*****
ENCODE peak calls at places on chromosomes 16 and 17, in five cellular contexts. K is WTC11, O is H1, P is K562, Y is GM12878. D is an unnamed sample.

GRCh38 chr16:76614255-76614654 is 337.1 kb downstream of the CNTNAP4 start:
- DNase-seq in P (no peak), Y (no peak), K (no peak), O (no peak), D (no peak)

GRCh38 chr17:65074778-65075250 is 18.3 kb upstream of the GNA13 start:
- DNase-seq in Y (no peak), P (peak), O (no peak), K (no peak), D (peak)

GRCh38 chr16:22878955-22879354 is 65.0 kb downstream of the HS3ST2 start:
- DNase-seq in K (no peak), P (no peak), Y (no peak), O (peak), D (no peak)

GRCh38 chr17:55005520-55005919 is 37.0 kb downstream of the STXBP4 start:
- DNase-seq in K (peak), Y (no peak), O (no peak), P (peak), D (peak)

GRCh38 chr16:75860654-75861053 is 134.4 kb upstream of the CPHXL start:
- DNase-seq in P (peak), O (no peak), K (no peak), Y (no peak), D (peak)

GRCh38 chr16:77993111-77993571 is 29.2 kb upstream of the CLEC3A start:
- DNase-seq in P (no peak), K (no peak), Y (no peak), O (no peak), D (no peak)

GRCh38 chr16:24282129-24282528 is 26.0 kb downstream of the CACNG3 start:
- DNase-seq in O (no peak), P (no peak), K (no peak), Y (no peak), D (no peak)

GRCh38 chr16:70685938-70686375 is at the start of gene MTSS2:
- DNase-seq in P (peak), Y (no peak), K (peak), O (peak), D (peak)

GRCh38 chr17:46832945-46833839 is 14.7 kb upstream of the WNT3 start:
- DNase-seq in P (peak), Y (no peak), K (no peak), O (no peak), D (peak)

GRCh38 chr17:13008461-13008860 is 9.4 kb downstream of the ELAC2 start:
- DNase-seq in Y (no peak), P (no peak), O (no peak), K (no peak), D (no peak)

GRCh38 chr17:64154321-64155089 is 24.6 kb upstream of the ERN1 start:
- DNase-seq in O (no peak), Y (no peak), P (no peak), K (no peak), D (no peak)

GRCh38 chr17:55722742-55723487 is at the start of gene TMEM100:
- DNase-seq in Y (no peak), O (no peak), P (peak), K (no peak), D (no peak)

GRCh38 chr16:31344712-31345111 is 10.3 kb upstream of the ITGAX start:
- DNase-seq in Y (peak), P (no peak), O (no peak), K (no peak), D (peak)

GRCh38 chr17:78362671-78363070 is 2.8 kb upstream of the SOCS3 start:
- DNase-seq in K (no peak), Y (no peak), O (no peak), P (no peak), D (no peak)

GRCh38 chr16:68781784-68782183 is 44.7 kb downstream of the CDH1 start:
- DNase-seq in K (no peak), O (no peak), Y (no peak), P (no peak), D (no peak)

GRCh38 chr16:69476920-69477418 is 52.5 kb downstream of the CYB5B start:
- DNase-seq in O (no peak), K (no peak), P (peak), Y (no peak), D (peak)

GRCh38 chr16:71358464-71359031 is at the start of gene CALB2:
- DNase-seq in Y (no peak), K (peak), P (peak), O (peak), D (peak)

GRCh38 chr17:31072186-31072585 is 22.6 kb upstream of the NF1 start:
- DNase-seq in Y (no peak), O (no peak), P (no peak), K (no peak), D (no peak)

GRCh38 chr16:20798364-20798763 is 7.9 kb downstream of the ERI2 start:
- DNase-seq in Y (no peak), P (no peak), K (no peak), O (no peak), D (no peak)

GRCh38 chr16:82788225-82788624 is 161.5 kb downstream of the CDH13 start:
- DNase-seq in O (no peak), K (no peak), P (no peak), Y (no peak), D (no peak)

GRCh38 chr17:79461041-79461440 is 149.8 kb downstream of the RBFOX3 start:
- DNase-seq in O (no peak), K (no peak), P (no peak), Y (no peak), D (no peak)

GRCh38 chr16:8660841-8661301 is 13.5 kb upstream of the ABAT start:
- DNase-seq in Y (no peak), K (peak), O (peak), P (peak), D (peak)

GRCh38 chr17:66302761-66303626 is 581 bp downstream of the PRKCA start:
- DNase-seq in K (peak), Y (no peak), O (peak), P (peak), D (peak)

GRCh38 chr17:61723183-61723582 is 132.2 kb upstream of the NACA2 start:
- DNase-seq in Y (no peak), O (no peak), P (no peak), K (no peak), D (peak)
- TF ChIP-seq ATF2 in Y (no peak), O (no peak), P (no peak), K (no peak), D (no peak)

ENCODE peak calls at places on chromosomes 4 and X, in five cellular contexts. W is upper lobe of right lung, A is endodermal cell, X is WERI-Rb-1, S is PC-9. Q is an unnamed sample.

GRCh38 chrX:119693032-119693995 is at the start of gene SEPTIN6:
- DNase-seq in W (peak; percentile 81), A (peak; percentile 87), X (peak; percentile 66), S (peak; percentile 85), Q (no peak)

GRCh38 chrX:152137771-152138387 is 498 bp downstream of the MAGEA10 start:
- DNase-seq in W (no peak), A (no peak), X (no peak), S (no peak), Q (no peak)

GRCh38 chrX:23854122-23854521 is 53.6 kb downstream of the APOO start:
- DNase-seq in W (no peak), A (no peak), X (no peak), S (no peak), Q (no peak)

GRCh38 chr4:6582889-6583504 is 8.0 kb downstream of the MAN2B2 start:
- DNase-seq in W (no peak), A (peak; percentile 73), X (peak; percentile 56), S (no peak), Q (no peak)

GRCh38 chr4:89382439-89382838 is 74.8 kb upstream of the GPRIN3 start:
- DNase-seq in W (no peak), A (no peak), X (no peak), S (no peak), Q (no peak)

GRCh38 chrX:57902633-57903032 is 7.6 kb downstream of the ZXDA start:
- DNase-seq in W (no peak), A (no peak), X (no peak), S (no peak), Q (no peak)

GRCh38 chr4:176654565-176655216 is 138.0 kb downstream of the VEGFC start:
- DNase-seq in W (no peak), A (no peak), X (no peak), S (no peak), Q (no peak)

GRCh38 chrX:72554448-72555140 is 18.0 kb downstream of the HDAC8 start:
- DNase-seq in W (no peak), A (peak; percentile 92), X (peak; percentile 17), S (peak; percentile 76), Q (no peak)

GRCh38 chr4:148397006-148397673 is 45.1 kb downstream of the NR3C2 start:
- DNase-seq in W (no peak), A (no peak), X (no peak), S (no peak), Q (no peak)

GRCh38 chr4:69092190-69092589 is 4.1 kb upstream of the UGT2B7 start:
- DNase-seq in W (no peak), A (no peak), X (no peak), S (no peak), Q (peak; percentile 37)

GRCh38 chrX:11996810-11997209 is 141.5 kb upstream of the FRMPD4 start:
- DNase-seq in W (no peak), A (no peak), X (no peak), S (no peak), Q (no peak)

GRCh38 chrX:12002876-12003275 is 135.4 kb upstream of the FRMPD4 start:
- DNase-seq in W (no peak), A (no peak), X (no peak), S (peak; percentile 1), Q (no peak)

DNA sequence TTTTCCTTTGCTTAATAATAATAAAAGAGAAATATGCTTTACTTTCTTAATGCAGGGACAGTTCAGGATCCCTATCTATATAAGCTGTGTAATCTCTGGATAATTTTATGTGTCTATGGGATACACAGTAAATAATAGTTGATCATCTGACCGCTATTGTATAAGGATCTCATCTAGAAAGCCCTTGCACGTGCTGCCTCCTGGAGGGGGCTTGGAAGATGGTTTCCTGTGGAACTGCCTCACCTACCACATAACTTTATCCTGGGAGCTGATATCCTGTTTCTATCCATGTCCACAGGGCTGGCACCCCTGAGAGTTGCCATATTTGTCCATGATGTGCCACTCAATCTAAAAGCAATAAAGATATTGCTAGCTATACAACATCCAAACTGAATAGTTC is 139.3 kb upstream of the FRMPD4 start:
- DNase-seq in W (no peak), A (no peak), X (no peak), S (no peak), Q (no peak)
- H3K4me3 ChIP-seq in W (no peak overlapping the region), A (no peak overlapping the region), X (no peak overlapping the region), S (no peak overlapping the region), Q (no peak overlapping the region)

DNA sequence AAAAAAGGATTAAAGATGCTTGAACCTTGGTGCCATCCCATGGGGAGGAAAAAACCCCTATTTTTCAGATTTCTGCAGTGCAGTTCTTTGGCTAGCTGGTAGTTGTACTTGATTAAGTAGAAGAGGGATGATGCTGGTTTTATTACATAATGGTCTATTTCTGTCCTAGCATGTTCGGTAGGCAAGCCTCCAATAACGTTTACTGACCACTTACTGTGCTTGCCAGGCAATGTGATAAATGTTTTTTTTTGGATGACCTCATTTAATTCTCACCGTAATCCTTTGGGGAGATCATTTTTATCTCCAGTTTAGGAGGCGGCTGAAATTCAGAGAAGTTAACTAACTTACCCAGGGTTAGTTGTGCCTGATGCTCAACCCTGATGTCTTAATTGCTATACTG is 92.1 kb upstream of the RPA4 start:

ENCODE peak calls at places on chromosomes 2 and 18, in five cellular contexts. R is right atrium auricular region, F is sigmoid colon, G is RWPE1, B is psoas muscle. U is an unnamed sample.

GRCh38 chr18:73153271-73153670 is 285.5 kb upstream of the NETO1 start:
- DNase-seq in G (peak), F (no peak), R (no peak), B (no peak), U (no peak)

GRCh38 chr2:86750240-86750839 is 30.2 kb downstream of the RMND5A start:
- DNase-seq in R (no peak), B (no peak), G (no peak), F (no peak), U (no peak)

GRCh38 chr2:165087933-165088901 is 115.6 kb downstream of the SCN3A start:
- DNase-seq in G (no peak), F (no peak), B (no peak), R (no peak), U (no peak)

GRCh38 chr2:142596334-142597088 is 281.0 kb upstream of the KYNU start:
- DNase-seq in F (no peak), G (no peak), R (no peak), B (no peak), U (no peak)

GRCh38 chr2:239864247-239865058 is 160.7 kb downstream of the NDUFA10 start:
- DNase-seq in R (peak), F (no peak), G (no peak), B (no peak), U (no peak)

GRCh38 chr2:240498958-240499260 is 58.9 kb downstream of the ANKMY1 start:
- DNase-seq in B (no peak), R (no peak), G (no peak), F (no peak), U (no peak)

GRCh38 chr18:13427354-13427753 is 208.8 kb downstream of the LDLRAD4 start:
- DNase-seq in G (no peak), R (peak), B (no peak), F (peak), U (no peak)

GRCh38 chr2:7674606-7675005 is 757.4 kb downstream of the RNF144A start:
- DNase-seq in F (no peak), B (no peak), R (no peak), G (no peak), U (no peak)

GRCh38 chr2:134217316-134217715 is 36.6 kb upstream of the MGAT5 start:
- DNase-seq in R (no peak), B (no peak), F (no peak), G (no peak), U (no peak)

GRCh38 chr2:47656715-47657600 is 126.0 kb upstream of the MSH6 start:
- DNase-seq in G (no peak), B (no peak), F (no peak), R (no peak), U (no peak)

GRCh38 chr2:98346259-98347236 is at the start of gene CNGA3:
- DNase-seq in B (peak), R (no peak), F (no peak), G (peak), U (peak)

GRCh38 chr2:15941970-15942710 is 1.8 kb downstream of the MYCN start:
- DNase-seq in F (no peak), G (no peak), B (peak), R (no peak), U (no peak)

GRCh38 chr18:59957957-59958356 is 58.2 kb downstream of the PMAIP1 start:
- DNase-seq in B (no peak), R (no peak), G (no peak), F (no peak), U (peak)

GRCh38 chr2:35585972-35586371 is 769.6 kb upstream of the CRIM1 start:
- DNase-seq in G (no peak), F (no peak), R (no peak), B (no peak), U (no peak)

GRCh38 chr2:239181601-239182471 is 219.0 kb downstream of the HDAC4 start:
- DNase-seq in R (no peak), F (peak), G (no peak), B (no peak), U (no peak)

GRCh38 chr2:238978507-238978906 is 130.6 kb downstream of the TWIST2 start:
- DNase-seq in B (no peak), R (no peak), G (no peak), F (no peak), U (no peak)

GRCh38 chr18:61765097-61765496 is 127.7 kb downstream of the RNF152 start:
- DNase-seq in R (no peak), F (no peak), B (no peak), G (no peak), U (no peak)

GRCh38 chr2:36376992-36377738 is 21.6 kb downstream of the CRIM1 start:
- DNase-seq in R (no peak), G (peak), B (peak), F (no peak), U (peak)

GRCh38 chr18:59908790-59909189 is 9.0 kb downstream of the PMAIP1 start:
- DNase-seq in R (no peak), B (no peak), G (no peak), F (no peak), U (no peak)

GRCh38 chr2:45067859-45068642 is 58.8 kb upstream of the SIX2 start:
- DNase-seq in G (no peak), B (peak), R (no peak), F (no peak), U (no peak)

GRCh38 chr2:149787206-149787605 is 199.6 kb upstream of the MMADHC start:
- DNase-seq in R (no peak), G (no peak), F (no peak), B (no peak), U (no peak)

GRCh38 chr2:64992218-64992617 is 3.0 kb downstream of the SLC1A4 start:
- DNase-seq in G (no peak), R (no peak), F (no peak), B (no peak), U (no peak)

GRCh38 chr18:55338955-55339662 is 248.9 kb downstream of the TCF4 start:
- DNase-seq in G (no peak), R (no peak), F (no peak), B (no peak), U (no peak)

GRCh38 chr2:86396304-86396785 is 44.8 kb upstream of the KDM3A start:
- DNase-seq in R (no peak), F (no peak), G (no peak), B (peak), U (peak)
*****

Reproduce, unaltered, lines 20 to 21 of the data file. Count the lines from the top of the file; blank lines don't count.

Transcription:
GRCh38 chr17:13008461-13008860 is 9.4 kb downstream of the ELAC2 start:
- DNase-seq in Y (no peak), P (no peak), O (no peak), K (no peak), D (no peak)